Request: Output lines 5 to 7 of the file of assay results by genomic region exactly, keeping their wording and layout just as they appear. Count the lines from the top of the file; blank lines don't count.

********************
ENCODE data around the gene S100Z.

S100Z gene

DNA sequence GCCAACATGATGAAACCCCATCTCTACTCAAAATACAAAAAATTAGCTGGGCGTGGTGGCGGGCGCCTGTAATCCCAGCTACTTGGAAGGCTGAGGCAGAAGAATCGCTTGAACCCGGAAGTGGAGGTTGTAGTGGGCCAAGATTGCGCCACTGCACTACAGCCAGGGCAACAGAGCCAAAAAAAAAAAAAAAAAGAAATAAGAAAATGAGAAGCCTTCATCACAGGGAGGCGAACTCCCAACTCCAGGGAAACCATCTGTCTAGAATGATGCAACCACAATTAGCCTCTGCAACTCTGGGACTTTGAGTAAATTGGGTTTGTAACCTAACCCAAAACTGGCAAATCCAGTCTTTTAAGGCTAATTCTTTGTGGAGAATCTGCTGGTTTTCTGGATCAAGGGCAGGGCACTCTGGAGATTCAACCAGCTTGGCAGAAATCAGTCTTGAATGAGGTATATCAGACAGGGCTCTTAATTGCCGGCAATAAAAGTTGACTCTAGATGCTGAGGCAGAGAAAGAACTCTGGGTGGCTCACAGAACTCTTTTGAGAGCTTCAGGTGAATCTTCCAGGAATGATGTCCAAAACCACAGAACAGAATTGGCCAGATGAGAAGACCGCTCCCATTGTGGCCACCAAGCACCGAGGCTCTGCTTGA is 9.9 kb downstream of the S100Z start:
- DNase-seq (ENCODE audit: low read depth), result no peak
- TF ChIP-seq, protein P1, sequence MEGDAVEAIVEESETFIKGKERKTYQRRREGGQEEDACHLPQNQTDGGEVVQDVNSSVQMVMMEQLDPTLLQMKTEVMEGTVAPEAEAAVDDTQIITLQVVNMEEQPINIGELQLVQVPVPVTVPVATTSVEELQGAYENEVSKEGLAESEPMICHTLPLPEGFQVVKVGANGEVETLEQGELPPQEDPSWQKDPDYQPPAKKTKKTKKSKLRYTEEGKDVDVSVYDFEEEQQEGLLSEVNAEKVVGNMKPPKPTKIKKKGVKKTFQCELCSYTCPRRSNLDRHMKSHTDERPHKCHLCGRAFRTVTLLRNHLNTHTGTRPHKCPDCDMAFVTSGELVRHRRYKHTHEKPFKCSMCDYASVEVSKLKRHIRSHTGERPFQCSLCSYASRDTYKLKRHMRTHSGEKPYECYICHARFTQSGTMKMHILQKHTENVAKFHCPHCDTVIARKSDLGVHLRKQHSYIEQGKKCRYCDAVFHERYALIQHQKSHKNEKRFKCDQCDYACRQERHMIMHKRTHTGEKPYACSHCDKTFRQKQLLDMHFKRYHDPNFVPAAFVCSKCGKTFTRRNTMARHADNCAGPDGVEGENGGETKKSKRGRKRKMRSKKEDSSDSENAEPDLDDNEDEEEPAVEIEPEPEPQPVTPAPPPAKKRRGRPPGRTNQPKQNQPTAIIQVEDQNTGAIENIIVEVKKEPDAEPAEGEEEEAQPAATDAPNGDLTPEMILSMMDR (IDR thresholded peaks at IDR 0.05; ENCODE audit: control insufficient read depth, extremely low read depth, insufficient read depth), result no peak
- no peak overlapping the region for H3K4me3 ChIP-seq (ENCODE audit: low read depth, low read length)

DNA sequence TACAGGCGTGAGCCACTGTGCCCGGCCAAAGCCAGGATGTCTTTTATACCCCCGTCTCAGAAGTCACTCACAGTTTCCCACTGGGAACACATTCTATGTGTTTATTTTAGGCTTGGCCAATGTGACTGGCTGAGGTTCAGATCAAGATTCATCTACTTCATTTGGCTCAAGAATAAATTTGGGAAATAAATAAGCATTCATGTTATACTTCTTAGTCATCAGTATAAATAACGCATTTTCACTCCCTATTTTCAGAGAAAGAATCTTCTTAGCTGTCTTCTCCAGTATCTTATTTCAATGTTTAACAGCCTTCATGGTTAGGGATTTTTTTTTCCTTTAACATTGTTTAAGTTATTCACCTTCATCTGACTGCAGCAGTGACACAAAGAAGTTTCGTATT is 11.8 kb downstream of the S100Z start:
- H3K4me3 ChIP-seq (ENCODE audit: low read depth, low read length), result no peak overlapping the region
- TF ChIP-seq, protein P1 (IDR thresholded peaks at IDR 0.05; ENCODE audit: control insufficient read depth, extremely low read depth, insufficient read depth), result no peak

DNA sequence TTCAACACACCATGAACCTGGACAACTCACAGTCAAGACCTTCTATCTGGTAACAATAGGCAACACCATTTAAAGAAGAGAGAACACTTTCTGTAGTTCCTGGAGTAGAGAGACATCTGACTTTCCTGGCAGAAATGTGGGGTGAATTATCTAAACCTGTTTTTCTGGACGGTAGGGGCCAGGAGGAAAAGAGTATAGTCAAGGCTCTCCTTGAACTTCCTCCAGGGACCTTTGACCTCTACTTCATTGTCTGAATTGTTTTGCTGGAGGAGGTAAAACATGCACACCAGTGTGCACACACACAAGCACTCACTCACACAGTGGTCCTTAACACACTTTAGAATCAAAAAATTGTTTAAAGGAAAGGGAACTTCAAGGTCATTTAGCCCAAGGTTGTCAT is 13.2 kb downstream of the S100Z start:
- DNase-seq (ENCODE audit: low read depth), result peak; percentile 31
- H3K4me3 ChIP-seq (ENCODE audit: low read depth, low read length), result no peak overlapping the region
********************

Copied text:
- TF ChIP-seq, protein P1, sequence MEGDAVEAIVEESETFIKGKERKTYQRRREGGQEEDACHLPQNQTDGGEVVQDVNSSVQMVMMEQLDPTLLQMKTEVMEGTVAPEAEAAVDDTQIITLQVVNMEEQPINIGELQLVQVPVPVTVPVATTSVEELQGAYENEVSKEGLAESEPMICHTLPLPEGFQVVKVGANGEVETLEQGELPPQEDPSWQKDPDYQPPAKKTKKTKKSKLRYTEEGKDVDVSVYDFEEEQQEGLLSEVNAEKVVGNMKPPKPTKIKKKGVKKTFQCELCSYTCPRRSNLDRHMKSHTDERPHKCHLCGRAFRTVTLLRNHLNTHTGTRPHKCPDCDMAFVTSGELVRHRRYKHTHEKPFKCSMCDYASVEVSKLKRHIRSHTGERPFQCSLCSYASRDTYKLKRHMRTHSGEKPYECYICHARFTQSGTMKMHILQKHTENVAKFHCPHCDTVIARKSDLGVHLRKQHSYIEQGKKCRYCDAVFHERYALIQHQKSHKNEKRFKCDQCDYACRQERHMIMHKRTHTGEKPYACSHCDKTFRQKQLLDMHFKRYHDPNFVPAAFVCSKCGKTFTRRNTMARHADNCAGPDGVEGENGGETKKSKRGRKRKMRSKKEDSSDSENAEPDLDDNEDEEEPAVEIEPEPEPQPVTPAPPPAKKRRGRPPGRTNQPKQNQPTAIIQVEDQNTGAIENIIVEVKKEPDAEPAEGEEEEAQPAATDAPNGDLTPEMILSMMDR (IDR thresholded peaks at IDR 0.05; ENCODE audit: control insufficient read depth, extremely low read depth, insufficient read depth), result no peak
- no peak overlapping the region for H3K4me3 ChIP-seq (ENCODE audit: low read depth, low read length)

DNA sequence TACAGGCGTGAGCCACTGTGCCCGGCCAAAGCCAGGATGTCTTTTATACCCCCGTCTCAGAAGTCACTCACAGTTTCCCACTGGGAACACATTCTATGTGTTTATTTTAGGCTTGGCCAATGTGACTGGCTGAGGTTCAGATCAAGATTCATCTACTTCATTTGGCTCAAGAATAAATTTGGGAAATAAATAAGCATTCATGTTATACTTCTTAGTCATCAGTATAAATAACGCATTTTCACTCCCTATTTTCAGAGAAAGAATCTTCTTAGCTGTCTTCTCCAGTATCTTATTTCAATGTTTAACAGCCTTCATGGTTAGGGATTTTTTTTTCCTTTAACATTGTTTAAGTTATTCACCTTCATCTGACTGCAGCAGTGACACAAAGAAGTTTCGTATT is 11.8 kb downstream of the S100Z start: